A final detail further conjoins both films: Terri, Dani’s sister, has Bipolar Disorder. The diagnosis is noteworthy because it is gratuitous. Briefly mentioned, narratologically unwarranted, it draws attention to itself as both excess and insufficiency: insufficient as it tells us almost nothing, excessive as it pretends to tell us everything. Where the diagnoses in Hereditary resonate in their relay with the supernatural, ripening perhaps to the point of their own decay, nothing is asked or expected of Terri’s diagnosis — it is a symbolic dead end, the orphan detail in Dani’s orphaning.
In bringing both films together, we can register Aster’s drift away from characters already diagnosed and his fixation on their (as of yet) undiagnosed next-of-kin. Perversely magnetized, protagonism and diagnosis tend towards but never touch each other. Annie once doused her family in kerosene while sleepwalking; Peter smokes weed but has no other tools to cope with Charlie’s death; Dani is chronically anxious, relying on Ativan and therapy long before her sister’s ghastly final episode. Each is baffled by loss, each lives in dread of becoming their scars, each makes extreme or irrational decisions, but none is ever stamped with the medically sanctioned, reassuringly discursive, symptomatically discrete language of diagnosis.
What Aster gives them instead — what he is moving through horror to find — is a bare and brutalized territory beyond order and disorder. Peter gets possessed moments after witnessing his mother’s death; Dani joins the very cult that has been murdering her companions. Both characters find, or figure, a queer and troubling power in their wanton arrivals. Peter’s body is now vessel to Paimon, the Eighth Prince of Hell; Dani Ardor is crowned May Queen and executes her bummer of a boyfriend. Each, prince and queen, is garlanded with profane sovereignty. For both, horror’s cathartic final act gives them an out, an arrival through and after diagnosis, a transformative state beyond family and social relation as we know it. For Aster, coming “through” the intramural world of the family — with its complexes and disorders — is blistering; it breaks us. But the breaking is ecstatic, and even sacred.
By chasing this terrain, Aster overlooks other stories well worth his imaginative vigor. While both of his films savour the symbolic vibrancy of illness, neither investigates the inner lives of characters with disabilities or diagnoses; this is a rather striking contradiction. In Hereditary, every person diagnosed is already dead. In Midsommar, the cult-members derive their scripture from the paintings of a young man “unclouded by normal cognition” — but Ruben, the unclouded one, is more sight gag than prophet. In a sharp essay recounting horror’s origins in eugenics, Emma Madden argues that visibly disabled bodies serve as “shorthand” for horror in toto. (See “Midsommar’s ableism resurrects the dark history of eugenics-inspired horror,” https://www.theguardian.com/film/2019/jul/10/midsommars-ableism-resurrects-the-dark-history-of-eugenics-inspired-horror-ari-aster) Ruben’s face — which elicited gasps at Madden’s screening, nervous giggles at my own — is understood to speak for itself, leaving his interiority unspoken.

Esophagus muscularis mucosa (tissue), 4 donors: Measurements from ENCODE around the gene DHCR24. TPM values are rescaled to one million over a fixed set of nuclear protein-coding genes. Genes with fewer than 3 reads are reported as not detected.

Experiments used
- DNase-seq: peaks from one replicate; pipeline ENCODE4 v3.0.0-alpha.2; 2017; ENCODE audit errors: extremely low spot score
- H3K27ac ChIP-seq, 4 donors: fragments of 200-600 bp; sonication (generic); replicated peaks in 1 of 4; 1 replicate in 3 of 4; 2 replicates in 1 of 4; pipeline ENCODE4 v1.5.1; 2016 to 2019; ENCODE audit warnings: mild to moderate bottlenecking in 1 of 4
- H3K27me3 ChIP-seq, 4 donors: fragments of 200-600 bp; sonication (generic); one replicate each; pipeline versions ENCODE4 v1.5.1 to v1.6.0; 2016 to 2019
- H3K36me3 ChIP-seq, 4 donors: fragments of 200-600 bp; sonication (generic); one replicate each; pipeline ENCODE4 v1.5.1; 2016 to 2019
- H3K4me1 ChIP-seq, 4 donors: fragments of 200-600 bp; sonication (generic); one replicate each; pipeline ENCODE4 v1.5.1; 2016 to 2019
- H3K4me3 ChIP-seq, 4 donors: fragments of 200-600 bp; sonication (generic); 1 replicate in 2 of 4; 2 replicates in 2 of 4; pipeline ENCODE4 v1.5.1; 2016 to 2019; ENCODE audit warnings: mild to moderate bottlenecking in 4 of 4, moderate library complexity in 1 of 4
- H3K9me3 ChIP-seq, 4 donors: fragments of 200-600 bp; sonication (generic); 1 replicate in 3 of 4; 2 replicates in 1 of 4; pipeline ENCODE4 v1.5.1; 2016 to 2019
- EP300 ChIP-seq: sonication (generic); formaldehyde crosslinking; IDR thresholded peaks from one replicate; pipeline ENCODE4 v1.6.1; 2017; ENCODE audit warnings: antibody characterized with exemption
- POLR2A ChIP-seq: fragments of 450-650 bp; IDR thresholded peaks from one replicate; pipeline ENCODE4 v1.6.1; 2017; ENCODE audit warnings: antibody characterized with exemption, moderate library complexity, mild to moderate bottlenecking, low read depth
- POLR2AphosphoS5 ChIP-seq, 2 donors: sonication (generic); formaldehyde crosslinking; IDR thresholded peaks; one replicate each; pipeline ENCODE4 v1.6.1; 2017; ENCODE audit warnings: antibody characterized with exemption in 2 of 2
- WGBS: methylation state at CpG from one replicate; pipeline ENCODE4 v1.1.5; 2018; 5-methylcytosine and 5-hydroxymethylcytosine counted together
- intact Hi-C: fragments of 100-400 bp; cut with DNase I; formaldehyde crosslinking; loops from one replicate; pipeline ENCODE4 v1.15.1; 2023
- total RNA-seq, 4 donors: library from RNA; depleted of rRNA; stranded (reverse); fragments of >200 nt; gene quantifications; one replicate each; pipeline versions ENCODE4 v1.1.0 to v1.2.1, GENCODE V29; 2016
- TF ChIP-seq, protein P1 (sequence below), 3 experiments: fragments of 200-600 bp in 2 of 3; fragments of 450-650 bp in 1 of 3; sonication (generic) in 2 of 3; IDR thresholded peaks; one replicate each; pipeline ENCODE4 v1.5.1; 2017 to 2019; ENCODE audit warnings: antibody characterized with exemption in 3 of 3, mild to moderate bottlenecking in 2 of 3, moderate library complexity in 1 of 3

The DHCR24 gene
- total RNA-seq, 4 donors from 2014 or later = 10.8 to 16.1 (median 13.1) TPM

A final story foreshortened in Midsommar is that of its only African American character, Josh. Played with nerdy intensity by William Jackson Harper, Josh is an anthropologist in training, his dissertation a comparative study of midsummer festivals in Sweden, England, and Germany. Curious and driven, Josh is the film’s most fascinating invention. His blackness inverts the too-seminal Conradian plot of white travelers discovering horror (“the horror!”) deep in the colonial interior. Well, no, Josh would invert this plot if the film would give him any freedom to do so. Instead, he is the first character attacked on-screen, enacting one of horror cinema’s laziest and most violent tropes. Never quite naming or interrogating the cult’s implicit white supremacy (Christian is deemed a perfect “astrological match” to mate with one of the cult’s young women, but he is also the only blue-eyed outsider), Aster turns race into scenography, the ornamented backdrop to his drama.
This drama, however transporting, nevertheless relies on its origins in the white, suburban, American family and the fantasies of wellness that fortify it. This starting point coordinates and constrains much more than it permits. Aster has found a cruel and keening somewhere beyond, and through, the family plot; imagine where he could go if he started somewhere else.